Holden may have announced it would add the Astra, Cascada and Insignia to its line-up, but don’t expect those to be the only new models to be added by the local maker in the coming months and years.
Sceptically viewed as a way of smoothing over some of the hurt of the brand’s decision to cease local manufacturing in 2017, yesterday’s announcement that the Astra GTC and VXR, Insignia VXR and Cascada convertible will be sold here in 2015 is the first step in a post-local production plan for the brand, according to recently appointed Holden chairman and managing director Gerry Dorizas.
“This an important first step in the future of Holden – one of many more to come”, Dorizas said.
According to Dorizas, Holden plans to increase its market share and give its customers more variety – and General Motors executive vice president and president of GM International Operations (GMIO) Stefan Jacoby indicated the three new models announced this week were only the start of the company’s plans for Australia.
“We believe we can gain market share and market position,” Jacoby said. “We are here from having a brand strategy over the last 10 years where we’ve lost market share.”
Jacoby all-but confirmed more Opel cars will be sold in Australia as Holdens.
“This is part of the surprises that will come ahead,” Jacoby said. “We are not here to talk about any other vehicles. But please stay tuned, more will come soon.”
Dorizas also hinted at further product expansion plans.
“As we continue to build a bright future for Holden, we will continue to offer Australian and New Zealand customers the best possible products across our global operations,” he said.
Dorizas made the extraordinary claim in early April that the company aims to overtake Toyota as the number one car company in Australia by 2020, a sentiment he echoed at yesterday’s announcement.
CarAdvice has been informed that the brand will trickle new models into the line-up over the coming months and years, and we wouldn’t be alone in expecting that more models from the Vauxhall/Opel stable will be sold here.
If Holden is serious about being number one by 2020, it will need to expand its product portfolio. In comparison with Toyota, Holden currently has seven passenger cars on its books: Barina Spark, Barina, Cruze, Volt, Malibu, Commodore and Caprice; while the Japanese maker has nine: Yaris, Prius C, Corolla, Rukus, Prius, Prius V, Camry, Aurion, 86). The move to add the Insignia VXR, Astra GTC and VXR and Cascada convertible will put Holden ahead in this regard.
While the Cascada was never sold in Australia, the Astra and Insignia models did make their way here under Opel, though neither achieved eye-opening levels of sales. It is expected that under Holden’s guidance, though, those two models’ fortunes will improve – as a company source told CarAdvice, it’s not just the badge, but the dealer network, the history and the familiarity of the Holden brand that will have the most positive impact.
When it comes to the fastest-growing segment in Australia, the SUV class, Holden has four SUV models: Trax, Captiva 5, Captiva 7, Colorado 7; while Toyota has five: RAV4, FJ Cruiser, Kluger, Prado, LandCruiser 200 Series – not to mention the hardcore 70 Series LandCruiser four-wheel-drive.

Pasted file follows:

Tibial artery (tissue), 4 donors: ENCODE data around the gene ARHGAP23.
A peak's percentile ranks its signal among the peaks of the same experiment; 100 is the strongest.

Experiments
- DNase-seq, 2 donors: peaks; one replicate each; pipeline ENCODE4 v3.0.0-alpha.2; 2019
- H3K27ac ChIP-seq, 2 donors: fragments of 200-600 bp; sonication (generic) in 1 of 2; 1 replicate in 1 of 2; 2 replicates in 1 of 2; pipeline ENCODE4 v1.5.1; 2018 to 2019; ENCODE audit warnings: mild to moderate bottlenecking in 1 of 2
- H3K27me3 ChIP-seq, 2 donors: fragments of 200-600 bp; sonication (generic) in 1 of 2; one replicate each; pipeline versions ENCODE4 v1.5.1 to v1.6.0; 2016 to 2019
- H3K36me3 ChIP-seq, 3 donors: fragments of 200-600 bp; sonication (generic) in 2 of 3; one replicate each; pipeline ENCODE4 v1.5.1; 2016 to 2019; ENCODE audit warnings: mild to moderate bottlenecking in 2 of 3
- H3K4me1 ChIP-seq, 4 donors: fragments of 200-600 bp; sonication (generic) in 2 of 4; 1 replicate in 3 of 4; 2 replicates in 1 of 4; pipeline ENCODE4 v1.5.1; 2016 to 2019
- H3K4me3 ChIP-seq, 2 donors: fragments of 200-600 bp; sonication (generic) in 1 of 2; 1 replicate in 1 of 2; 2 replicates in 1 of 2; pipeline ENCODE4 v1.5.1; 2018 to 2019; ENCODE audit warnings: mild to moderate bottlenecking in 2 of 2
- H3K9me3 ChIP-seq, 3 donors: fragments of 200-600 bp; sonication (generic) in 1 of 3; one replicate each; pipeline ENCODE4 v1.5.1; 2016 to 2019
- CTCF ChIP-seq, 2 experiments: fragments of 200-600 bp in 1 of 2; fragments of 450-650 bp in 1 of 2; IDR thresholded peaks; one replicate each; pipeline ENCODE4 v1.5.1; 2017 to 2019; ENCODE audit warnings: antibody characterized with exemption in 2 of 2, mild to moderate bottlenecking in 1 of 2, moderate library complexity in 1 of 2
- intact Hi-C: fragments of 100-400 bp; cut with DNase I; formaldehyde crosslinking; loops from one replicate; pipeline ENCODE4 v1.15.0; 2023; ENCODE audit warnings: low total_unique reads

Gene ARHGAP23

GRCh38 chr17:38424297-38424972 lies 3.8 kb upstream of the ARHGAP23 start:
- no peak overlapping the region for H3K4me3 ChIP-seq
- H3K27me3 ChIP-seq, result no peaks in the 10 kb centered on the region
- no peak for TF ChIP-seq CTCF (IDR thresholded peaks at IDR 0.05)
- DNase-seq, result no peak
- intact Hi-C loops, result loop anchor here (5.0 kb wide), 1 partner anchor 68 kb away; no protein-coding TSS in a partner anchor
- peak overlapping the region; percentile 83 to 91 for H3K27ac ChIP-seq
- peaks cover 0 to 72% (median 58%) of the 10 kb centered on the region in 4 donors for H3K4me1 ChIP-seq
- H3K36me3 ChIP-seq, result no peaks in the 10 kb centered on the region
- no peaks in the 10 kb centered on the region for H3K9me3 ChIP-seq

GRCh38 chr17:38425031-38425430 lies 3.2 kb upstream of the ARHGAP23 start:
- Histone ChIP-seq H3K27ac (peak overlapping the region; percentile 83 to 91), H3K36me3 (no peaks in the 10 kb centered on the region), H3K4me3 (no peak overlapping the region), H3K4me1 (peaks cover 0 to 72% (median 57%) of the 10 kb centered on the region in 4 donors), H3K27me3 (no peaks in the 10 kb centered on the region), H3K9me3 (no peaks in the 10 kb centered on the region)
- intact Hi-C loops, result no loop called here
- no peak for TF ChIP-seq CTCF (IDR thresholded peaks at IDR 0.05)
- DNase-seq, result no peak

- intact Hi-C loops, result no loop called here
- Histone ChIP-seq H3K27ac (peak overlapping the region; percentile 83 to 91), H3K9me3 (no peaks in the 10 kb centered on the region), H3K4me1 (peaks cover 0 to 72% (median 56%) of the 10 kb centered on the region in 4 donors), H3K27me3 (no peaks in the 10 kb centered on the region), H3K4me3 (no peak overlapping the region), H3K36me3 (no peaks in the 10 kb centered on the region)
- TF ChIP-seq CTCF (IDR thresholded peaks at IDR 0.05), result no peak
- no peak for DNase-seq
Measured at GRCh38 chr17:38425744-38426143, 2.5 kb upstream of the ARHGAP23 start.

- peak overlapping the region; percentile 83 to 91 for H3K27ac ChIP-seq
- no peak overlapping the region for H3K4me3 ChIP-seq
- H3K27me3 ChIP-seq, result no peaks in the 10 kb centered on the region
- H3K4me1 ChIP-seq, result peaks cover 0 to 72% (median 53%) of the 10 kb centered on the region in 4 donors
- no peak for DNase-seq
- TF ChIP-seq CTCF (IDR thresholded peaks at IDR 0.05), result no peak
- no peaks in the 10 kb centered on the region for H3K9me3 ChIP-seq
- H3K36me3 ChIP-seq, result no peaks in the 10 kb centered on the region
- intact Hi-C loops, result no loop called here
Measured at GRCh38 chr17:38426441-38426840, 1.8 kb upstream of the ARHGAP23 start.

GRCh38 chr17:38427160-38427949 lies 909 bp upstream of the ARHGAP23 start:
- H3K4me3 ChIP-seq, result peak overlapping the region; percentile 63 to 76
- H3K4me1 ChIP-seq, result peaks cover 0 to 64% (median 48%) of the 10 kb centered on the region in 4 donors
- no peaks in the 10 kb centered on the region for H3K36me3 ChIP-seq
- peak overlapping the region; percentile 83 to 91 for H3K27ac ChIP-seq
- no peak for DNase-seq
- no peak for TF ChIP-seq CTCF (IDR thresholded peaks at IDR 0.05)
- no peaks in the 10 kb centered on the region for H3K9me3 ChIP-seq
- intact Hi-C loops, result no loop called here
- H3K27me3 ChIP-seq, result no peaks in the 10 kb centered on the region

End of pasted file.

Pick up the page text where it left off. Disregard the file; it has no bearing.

Commercial vehicles is where Holden stands to make up a lot of ground. General Motors has a number of offerings that would slot in to its line-up with little fuss, such as the small Combo van which was sold by Holden in its previous iteration, the all-new mid-size Vivaro van (pictured above) that would target the Toyota HiAce and large Movano van that competes with the Renault Master and Mercedes-Benz Sprinter. There’s still a question over what Holden will do when the Commodore Ute is phased out of production, too – perhaps a step up in size to a US-sourced pick-up truck could on the cards.
There’s no official word on which models will be sold here, with the company insisting it will “look at the global product portfolio” and decide which cars, vans, utes or SUVs, if any, may be suitable for the Australian market.
However, expect the Zafira Tourer seven-seat people-mover (pictured below) to be one such car brought in to fill a gap in the brand’s line-up. It is all-but certain that the new-generation Astra small hatch range will be sold alongside the future Cruze sedan as part of a two-prong small car strategy, while other models like the next-generation Camaro and style-conscious Opel Adam city car may also be on the short-list.
No matter which models end up coming, Holden says it wants to ensure the cars will “speak with an Australian accent”.
Jacoby indicated that keeping the Lang Lang proving ground – a move that will ensure at least some of the 2900 workers due to lose their jobs when manufacturing ceases by the end of 2017 – is key to ensuring the brand is offering cars tuned for Australian needs.
“With that kind of thought that we have in our strategy, we came up with we want to maintain our engineering and proving ground capabilities in Australia.
“Over the last couple of months we have developed our strategy for Australia, and we see great opportunities within the global product program which we have in mind for Australia,” Jacoby said of the brand’s plans following the announcement it will shut down its car and engine building facilities.
Jacoby hit out at suggestions the move to retain some engineering footprint in Australia was merely a token gesture.
“We maintain [Holden is] a strong pillar of [General Motors’] strategy here and our capabilities here – it’s not a PR move,” he said.